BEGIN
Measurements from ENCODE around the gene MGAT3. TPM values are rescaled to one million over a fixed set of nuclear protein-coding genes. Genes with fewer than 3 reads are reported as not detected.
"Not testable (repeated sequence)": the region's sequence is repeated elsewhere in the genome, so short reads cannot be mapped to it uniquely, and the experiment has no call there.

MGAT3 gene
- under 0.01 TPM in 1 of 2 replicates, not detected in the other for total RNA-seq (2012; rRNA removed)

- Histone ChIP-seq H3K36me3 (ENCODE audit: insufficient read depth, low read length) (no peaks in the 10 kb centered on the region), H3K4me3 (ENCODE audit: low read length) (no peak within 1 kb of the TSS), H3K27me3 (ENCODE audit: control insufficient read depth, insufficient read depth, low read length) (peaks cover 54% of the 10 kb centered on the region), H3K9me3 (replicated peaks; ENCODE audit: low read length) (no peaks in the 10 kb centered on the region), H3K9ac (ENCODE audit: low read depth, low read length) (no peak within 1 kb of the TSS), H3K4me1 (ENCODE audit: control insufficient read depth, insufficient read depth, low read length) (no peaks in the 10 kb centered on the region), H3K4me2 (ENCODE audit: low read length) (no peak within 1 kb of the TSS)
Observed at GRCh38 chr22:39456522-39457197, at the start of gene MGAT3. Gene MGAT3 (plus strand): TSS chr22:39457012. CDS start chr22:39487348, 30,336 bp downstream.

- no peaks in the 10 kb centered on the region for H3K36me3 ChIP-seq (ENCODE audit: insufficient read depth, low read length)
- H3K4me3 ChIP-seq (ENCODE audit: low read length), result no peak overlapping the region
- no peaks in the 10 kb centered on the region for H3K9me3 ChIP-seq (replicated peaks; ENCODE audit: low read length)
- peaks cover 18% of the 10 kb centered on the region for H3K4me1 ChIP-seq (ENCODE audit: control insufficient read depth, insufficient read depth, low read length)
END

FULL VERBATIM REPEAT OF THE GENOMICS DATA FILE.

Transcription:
Measurements from ENCODE around the gene MGAT3. TPM values are rescaled to one million over a fixed set of nuclear protein-coding genes. Genes with fewer than 3 reads are reported as not detected.
"Not testable (repeated sequence)": the region's sequence is repeated elsewhere in the genome, so short reads cannot be mapped to it uniquely, and the experiment has no call there.

MGAT3 gene
- under 0.01 TPM in 1 of 2 replicates, not detected in the other for total RNA-seq (2012; rRNA removed)

- Histone ChIP-seq H3K36me3 (ENCODE audit: insufficient read depth, low read length) (no peaks in the 10 kb centered on the region), H3K4me3 (ENCODE audit: low read length) (no peak within 1 kb of the TSS), H3K27me3 (ENCODE audit: control insufficient read depth, insufficient read depth, low read length) (peaks cover 54% of the 10 kb centered on the region), H3K9me3 (replicated peaks; ENCODE audit: low read length) (no peaks in the 10 kb centered on the region), H3K9ac (ENCODE audit: low read depth, low read length) (no peak within 1 kb of the TSS), H3K4me1 (ENCODE audit: control insufficient read depth, insufficient read depth, low read length) (no peaks in the 10 kb centered on the region), H3K4me2 (ENCODE audit: low read length) (no peak within 1 kb of the TSS)
Observed at GRCh38 chr22:39456522-39457197, at the start of gene MGAT3. Gene MGAT3 (plus strand): TSS chr22:39457012. CDS start chr22:39487348, 30,336 bp downstream.

- no peaks in the 10 kb centered on the region for H3K36me3 ChIP-seq (ENCODE audit: insufficient read depth, low read length)
- H3K4me3 ChIP-seq (ENCODE audit: low read length), result no peak overlapping the region
- no peaks in the 10 kb centered on the region for H3K9me3 ChIP-seq (replicated peaks; ENCODE audit: low read length)
- peaks cover 18% of the 10 kb centered on the region for H3K4me1 ChIP-seq (ENCODE audit: control insufficient read depth, insufficient read depth, low read length)